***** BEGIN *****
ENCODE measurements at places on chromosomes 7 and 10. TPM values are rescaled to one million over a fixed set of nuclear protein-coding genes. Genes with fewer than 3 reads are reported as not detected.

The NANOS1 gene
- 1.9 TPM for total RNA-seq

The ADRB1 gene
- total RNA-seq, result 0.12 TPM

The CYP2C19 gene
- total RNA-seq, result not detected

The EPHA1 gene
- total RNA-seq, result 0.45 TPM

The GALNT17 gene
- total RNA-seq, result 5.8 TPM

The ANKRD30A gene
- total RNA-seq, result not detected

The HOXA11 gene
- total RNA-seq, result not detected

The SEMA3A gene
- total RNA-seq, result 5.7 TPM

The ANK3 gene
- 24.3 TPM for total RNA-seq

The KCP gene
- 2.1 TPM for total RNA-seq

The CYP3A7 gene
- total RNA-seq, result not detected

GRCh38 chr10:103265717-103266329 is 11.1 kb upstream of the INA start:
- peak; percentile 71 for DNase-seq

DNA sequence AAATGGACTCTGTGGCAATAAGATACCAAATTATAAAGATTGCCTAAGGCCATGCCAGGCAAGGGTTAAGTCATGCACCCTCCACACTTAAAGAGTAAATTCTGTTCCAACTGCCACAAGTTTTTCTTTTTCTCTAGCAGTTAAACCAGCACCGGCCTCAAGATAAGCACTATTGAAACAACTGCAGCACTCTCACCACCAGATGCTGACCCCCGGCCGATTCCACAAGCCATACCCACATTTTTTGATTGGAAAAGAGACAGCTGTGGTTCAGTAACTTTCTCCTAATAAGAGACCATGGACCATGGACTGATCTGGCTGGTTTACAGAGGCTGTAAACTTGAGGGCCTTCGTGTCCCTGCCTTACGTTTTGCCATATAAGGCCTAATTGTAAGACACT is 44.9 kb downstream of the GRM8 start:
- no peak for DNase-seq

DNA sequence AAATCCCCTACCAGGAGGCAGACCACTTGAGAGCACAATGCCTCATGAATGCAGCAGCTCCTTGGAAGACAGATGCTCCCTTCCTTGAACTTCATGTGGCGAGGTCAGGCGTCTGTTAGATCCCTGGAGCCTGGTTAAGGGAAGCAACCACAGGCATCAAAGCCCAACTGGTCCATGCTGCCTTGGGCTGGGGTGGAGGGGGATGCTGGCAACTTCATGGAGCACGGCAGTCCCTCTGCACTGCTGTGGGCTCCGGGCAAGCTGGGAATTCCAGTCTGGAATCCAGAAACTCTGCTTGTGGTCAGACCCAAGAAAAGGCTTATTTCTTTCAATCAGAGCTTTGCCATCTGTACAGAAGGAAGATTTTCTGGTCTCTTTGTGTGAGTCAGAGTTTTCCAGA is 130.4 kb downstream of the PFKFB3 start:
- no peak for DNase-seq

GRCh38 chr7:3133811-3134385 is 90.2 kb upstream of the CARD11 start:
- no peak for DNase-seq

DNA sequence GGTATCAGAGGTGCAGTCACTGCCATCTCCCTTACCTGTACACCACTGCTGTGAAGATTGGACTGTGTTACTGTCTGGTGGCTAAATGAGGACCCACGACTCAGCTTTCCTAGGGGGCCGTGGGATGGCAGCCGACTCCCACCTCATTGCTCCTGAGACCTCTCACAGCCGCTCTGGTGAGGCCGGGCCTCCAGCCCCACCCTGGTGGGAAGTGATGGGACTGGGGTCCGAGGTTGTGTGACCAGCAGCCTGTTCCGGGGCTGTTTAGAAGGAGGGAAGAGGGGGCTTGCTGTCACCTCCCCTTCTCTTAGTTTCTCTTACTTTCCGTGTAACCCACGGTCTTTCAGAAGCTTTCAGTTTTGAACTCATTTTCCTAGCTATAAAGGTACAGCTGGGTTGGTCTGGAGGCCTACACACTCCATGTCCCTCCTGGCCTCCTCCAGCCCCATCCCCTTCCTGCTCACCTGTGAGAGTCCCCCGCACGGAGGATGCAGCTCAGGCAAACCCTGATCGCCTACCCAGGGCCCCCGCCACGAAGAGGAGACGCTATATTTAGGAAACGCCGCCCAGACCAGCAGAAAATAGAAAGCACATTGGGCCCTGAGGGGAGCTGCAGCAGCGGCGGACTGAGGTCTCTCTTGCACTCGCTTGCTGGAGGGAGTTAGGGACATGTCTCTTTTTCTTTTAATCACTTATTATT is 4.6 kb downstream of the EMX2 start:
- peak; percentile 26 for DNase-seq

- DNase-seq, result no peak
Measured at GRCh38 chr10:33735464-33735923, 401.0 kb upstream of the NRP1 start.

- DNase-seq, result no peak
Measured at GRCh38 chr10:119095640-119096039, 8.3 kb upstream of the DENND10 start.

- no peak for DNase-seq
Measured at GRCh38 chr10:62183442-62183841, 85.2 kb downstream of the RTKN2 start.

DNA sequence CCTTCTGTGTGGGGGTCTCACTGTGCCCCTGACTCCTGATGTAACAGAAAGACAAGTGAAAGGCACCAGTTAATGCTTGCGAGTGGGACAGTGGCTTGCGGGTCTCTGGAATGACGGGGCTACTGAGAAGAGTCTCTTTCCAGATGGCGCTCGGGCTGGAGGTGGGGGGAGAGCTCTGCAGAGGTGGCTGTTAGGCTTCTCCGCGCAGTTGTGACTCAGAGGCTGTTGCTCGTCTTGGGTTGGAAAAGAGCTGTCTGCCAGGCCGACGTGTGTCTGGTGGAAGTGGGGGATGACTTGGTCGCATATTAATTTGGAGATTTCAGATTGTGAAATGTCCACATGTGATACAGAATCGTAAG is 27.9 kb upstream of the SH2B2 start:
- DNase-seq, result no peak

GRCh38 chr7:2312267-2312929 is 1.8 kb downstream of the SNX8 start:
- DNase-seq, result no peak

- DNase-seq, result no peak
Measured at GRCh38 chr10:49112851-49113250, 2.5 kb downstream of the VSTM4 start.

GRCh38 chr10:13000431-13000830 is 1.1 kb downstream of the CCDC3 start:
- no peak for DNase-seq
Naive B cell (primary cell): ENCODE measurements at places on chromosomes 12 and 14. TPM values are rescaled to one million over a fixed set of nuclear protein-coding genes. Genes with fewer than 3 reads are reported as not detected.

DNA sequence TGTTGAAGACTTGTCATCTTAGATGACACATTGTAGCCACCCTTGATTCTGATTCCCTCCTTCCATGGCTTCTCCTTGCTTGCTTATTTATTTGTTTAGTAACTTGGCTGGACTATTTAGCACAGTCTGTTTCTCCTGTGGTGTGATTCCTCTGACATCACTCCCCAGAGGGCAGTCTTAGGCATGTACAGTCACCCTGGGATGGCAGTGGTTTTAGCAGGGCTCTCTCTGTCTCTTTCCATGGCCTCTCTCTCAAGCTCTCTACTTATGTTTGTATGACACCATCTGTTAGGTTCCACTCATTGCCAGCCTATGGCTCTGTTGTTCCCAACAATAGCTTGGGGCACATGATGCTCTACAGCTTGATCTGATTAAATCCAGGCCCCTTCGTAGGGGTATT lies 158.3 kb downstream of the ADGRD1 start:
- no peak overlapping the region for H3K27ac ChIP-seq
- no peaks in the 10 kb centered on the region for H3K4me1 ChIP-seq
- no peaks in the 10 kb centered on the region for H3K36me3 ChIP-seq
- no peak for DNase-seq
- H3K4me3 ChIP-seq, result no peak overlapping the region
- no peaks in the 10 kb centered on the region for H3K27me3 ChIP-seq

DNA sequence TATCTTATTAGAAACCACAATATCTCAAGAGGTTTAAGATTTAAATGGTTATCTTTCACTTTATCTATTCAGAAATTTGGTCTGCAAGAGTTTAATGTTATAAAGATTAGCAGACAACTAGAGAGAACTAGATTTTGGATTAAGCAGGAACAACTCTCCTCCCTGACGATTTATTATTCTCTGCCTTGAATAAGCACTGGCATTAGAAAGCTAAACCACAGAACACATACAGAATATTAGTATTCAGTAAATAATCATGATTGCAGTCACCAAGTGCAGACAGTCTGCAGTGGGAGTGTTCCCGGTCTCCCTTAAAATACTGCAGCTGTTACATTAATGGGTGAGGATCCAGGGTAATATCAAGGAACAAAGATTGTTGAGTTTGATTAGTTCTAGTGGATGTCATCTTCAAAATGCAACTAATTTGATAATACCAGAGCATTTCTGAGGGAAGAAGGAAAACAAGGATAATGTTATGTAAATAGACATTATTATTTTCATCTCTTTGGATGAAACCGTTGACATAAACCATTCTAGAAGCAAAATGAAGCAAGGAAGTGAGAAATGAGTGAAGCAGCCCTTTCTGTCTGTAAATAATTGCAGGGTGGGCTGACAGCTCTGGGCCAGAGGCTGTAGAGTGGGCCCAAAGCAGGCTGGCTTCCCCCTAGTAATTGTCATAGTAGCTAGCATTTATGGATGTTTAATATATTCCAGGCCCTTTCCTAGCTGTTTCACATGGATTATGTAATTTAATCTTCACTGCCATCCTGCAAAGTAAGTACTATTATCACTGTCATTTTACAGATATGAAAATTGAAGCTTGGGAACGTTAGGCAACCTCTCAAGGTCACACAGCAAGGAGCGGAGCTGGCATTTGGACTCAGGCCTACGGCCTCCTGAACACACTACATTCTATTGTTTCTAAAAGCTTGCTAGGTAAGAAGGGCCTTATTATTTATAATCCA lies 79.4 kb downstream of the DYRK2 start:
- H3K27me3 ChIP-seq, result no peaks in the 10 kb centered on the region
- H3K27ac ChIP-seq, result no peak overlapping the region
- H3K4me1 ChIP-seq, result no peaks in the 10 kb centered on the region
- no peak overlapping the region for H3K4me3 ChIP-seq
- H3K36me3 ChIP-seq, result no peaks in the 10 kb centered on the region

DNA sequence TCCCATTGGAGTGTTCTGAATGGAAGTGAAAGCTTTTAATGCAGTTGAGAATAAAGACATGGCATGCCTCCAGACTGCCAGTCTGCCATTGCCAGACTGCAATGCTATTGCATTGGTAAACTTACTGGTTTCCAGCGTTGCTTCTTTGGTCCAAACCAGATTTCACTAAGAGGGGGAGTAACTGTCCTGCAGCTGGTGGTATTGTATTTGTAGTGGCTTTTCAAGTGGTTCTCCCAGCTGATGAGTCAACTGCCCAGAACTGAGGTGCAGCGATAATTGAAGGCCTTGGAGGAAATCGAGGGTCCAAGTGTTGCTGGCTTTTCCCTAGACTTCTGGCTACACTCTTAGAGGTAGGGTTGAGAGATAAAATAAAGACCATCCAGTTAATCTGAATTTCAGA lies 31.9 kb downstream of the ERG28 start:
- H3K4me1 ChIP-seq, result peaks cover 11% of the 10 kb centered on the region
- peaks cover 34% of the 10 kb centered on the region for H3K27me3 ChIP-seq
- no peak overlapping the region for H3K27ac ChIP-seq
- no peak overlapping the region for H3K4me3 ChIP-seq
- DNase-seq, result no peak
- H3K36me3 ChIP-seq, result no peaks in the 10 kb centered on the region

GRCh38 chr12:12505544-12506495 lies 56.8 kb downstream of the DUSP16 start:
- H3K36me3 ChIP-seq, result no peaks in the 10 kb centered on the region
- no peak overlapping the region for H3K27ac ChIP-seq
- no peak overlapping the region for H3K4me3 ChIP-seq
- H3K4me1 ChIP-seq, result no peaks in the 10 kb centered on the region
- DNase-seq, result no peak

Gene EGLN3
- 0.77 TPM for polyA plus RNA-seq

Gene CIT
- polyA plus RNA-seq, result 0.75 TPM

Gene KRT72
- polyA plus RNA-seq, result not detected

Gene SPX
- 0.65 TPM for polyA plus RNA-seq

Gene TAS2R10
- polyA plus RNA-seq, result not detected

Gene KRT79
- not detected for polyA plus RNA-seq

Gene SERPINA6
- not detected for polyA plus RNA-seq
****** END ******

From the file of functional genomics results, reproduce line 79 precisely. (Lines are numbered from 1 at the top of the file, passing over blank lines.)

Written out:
Gene KRT72